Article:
Many of my clients live in a world of denial.  How they treat their children and spouses?  How they have neglected themselves and family by wallowing in a world of drugs?  Even people that are in abusive relationships that have been abused over and over deny the truth of the life they are living.  I had one client during my internship deny that her significant other was physically abusing her and she said that to my face with two black eyes.  

When Jesus asked Peter if he loved him, I believe He was addressing not just Peter's denial but our own.  How many of us struggle with denial of our behavior or the way we treat others.  Also from a relationship perspective, how others treat us.   We deny the sin in our life.  I have been in denial over things and sometimes it seemed so difficult to accept it that the cycle continued until I faced up to it.  While Jesus asked this question, "Do you love me?" He is saying if you love me accept the behavior, and responsibility behind the denial.  We deny our struggles to the world, even while we are acting out.  What about you?  Have you taken responsibility of denial in your life?  Have you found strength to be able to acknowledge your struggles and begin the process of moving forward?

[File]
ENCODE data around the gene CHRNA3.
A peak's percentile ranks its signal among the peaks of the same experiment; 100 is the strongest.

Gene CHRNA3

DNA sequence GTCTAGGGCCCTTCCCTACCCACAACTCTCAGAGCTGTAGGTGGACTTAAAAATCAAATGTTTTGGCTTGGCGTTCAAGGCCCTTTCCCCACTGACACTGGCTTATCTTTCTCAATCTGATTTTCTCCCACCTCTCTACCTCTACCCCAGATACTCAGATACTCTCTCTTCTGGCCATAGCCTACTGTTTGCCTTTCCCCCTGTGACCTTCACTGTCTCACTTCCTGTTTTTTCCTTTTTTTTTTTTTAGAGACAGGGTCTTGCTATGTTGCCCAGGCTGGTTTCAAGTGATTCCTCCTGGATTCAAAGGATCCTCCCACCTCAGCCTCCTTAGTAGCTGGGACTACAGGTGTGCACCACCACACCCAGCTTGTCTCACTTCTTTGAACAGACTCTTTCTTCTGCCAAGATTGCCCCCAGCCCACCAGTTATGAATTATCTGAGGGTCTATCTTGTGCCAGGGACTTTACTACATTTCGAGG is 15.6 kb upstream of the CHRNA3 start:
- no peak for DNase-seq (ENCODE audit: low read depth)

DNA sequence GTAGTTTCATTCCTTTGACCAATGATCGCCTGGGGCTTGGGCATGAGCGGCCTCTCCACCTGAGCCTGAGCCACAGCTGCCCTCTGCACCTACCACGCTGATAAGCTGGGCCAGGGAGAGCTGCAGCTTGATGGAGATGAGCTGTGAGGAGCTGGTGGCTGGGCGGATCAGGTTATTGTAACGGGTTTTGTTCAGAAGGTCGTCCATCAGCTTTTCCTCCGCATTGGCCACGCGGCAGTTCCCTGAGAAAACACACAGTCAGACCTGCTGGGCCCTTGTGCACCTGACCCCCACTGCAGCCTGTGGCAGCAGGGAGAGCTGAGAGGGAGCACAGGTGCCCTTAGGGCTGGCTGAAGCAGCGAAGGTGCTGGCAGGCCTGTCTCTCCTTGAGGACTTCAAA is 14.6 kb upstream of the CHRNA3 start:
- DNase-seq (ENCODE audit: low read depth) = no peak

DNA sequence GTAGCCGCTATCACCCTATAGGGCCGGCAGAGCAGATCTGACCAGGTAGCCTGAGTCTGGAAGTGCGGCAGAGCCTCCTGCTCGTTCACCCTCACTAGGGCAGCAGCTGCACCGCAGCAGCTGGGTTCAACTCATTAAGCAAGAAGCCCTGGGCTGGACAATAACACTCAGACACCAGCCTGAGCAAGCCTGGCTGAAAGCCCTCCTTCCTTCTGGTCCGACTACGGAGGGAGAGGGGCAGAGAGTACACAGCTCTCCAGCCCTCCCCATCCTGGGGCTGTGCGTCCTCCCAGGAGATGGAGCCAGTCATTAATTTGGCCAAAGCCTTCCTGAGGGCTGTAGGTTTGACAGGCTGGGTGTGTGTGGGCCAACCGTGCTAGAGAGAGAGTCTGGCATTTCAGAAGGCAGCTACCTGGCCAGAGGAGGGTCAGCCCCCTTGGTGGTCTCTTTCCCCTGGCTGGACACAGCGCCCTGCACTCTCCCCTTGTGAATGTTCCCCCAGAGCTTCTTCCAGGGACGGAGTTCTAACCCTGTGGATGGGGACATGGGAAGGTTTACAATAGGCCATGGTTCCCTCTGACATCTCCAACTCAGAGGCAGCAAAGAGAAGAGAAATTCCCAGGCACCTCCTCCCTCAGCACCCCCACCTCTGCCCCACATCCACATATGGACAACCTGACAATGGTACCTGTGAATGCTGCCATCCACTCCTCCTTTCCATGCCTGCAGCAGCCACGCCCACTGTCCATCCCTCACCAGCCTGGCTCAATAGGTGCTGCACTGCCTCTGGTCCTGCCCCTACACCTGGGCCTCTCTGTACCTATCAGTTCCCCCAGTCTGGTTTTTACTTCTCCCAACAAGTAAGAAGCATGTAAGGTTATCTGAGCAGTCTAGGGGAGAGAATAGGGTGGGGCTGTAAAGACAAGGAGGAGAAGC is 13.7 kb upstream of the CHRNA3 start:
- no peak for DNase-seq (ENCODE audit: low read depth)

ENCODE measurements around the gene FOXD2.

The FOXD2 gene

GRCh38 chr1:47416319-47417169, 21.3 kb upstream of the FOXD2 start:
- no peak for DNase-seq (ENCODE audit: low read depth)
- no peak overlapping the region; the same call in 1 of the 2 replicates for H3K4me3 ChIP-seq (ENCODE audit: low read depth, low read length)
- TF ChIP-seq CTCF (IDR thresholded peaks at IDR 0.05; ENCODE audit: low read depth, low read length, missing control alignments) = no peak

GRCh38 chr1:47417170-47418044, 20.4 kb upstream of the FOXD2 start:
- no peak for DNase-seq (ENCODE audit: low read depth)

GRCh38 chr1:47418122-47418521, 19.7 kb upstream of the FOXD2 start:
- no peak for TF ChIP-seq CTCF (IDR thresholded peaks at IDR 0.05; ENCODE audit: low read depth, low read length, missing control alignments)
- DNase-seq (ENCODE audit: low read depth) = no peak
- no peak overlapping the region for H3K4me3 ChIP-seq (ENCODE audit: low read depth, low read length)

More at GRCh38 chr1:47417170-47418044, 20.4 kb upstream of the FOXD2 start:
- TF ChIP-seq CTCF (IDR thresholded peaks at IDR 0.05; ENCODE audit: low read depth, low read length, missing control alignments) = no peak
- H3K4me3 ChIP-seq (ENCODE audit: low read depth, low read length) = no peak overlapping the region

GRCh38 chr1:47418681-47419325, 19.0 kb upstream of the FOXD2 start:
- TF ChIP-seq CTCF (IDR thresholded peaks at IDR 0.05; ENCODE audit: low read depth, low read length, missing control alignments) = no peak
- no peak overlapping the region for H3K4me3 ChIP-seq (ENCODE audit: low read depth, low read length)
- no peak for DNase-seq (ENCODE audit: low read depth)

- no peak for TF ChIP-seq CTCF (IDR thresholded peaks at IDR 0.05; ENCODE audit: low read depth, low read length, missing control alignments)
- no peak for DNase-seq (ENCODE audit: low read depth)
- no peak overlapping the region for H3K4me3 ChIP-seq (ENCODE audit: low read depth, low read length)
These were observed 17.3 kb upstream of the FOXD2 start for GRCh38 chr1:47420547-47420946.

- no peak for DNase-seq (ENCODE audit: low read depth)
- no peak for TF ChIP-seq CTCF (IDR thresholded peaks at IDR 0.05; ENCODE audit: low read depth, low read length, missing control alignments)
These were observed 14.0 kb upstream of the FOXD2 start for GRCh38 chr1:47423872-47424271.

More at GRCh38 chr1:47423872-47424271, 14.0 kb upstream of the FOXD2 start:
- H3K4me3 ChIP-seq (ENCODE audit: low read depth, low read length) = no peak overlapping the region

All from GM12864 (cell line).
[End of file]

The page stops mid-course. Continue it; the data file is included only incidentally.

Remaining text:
John 21:16,  Once again Jesus asked Peter if he loved him.  Each time Peter responded "Lord you know that I love you."  We have dealt with denial  Now it's time to turn to the second dysfunction and one that affects so many.  Abandonment.  Peter's abandonment of  Jesus in His hour of need was also rooted in fear for his life.  But he wasn't alone in this as the Bible tells us that many of the disciples fled when the Roman soldiers arrested Jesus following the betrayal by Judas Iscariot.  Peter came to grips with his abandonment through Christ's forgiveness and His affirmation of Peter.